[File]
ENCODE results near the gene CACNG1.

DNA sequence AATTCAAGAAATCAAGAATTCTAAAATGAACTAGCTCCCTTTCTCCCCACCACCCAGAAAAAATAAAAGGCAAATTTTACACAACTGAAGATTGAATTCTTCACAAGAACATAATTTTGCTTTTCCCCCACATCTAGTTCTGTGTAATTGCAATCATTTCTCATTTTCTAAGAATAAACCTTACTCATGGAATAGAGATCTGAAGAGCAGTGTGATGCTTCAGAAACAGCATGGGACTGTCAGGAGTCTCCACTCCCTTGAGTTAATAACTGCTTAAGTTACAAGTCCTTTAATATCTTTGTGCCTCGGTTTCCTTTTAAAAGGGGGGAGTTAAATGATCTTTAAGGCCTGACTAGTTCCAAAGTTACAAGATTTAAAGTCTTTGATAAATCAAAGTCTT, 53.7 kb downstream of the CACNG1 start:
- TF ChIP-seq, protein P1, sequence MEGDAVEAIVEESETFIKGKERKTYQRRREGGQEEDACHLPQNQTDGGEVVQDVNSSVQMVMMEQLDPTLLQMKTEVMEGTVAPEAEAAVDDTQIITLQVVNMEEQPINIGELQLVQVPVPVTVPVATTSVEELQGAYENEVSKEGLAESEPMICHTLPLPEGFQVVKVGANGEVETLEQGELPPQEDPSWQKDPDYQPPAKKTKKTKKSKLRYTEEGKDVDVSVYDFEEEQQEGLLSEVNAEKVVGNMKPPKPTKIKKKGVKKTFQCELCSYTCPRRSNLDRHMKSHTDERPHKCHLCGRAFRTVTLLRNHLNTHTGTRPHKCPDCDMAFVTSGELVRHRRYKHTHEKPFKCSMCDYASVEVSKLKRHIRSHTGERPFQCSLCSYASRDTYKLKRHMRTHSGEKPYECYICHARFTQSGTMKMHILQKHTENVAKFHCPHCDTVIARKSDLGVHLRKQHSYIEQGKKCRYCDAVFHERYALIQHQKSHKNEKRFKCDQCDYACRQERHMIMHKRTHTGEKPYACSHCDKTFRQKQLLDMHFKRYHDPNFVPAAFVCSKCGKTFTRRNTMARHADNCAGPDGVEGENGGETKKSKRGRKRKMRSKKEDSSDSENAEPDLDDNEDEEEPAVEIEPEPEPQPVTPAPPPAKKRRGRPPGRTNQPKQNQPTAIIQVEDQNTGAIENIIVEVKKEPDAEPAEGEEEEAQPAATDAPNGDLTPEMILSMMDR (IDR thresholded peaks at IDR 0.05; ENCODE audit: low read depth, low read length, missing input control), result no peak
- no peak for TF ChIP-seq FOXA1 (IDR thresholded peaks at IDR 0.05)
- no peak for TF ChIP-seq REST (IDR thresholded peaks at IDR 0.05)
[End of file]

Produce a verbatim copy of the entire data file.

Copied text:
ENCODE results near the gene CACNG1.

DNA sequence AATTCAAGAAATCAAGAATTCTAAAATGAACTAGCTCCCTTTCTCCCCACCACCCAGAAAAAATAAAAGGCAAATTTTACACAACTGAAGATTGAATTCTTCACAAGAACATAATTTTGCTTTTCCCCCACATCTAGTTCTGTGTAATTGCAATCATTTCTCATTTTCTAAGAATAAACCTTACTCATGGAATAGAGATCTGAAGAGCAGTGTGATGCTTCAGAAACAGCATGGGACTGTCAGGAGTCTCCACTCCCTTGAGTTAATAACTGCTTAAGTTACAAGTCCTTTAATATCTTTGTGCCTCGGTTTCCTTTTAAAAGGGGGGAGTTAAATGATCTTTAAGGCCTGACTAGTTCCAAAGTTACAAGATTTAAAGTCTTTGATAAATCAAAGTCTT, 53.7 kb downstream of the CACNG1 start:
- TF ChIP-seq, protein P1, sequence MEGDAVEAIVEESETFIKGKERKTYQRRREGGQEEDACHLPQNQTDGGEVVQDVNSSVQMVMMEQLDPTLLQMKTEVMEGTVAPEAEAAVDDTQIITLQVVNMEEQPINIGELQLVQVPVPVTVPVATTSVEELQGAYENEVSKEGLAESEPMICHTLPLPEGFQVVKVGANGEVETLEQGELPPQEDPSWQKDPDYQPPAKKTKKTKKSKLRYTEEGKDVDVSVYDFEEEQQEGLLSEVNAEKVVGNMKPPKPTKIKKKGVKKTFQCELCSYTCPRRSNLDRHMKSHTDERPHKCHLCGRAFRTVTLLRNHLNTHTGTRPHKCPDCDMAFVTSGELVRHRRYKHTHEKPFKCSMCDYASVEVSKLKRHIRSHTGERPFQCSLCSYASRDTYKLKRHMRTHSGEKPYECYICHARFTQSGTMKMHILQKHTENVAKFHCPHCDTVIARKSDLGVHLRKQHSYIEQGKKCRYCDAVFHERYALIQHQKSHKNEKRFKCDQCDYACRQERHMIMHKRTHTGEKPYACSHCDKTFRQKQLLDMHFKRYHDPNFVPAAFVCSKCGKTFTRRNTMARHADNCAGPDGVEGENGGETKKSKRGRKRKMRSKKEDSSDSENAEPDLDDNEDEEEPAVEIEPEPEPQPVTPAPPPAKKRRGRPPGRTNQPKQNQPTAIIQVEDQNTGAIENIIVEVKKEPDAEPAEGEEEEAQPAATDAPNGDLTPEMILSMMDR (IDR thresholded peaks at IDR 0.05; ENCODE audit: low read depth, low read length, missing input control), result no peak
- no peak for TF ChIP-seq FOXA1 (IDR thresholded peaks at IDR 0.05)
- no peak for TF ChIP-seq REST (IDR thresholded peaks at IDR 0.05)